Smith, A., & Mackinnon, J. B. 2007. The 100-mile diet: A year of local eating. Toronto: Vintage Canada.
Regrettably, I did not get to finish more than two chapters in to “part 2” of my reading of the 100 Mile Diet. I read what I could in between plane rides to visit my family and friends in the West Kootenays, amidst the chatter of fellow excited Easter-weekend travellers in the crowded Vancouver airport. Once back at home, I was overtaken by heaps of food, desserts, laughter, story-telling, egg painting, hiking, movie watching, and other festivities. Before my departure back to Kamloops, my mother and I were even able to fit in some time in the garden, the sun being a warm and welcome companion to the still crisp air. Now that the frost is presumably gone for good, we were able to take stock of some of our perennial herbs from the year before, many of them already sprouting bright green and healthy, rooting their way through their pots in to the garden soil with impressive strength. With my grandmother’s help, we proceeded to cut back last year’s dry and dead remains. I couldn’t help but ponder that what is true for plants is sometimes true for humans: it is often necessary to let go of the dying parts of ourselves so that we can grow back anew; thriving.
I feel that this sentiment pairs well with James’ chapter on November. He describes the falling apart of his brother, Sasha’s, marriage, and life, in general; everything left in ruins. However, this allowed him the space to make his life exactly what he wanted it to be from that moment forward. As James remarked at the end of the chapter, “For the first time in years he sounded just like the brother I used to love to fight” (p. 191).
In the chapters October and November, James’ and Alisa’s relationship seems to be taking a turn for the worst. I found these chapters to be particularly heavy with emotion, and emptiness. Alisa feels that she is able to imagine “three dozen other potential lives, each representing some opportunity never taken or currently within reach” (p. 164), and she also describes how in some way her restlessness may actually represent a lacking feeling of being rooted in place. It seems she is unable to cut the cord of her “mundane” life with James, and simultaneously uncertain if this will solve any of her problems. James reveals a more uninhibited side to his character, which shows that he is also reaching his breaking point. He not only admits to binging on (completely non-local) beer and chocolate chip cookies during his stay with his family in Kamloops, but after his return he frankly states: “we need to get some wheat or I’m going to go out of my fucking mind” (p. 175). The overall tone is mildly discouraging; both parties seem to be growing weary both of their food project and of each other…What’s the point? Although I can relate wholeheartedly to Alisa’s feelings, which are growing stronger the older I get – I feel that there are so many potential paths to be taken that it is overwhelming to have to settle for just one – if there is any place I would be most alright with settling for, it would be where I spent my childhood, and where my parents’ spent the majority of theirs. I feel lucky to know that perhaps my feeling of “placelessness” has an expiry date, for when I’m done exploring the larger world I already know where my home will be (and always has been).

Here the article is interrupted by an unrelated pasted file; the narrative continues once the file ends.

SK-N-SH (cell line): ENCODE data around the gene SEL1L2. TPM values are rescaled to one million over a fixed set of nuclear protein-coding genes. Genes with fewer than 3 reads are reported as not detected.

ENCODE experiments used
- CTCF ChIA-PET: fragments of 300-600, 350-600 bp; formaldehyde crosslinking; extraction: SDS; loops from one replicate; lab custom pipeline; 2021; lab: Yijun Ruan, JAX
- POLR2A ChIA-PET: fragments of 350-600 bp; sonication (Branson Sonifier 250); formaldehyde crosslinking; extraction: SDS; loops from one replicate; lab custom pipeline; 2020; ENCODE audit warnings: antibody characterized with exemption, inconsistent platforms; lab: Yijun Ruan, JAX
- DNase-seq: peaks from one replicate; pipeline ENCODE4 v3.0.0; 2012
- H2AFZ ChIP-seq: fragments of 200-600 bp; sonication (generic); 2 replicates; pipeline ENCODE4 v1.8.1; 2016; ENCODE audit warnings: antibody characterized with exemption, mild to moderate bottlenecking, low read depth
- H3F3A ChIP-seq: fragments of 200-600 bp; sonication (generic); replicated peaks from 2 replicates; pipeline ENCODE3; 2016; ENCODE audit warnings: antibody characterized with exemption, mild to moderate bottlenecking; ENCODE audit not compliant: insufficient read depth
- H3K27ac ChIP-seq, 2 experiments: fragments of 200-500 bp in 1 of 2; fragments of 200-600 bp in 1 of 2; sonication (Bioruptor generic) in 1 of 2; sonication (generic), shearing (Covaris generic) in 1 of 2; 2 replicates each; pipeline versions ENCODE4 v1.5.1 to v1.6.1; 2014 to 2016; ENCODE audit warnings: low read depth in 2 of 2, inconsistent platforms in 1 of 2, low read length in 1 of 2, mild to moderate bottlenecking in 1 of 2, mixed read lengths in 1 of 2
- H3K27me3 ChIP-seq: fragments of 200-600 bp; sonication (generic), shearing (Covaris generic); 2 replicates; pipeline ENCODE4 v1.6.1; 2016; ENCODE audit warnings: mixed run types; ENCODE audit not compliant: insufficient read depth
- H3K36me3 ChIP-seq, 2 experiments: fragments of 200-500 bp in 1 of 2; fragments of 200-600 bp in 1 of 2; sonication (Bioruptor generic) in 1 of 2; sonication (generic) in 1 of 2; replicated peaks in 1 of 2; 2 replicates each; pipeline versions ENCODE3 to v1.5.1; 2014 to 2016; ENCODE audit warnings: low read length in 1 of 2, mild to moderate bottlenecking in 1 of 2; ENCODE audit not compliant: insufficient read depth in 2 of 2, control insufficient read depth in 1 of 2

A final notion that stuck with me in “October”, Alisa’s chapter, is her discussion of Sahlin’s “fundamental observation [that] “Stone Age” peoples had discovered that leisure could be secured with minimum effort, rather than a series of technological marvels that have never yet liberated us from lives of hard labour” (p. 159). I personally think this idea is so timely to the world we are living in, and that is perfectly highlights the importance of local food to perhaps changing our modern, fast-food, fast-life driven society for the better. Lately, amidst travel and deadlines and material goods and the noise of the city, a simple life – with only what is needed – has become more and more attractive to me. And eating locally is one way that we can begin to manifest simpler lives. That is the point. The act of letting go of packaged foods, foreign foods, and chemical-laden foods is a rebellious act of laying a path to a new future, and for every unneeded thing that we can let go, space is created for family, friends and the good things in life to be savoured. I like to believe that I’m on this path and that I’ll get to thriving someday.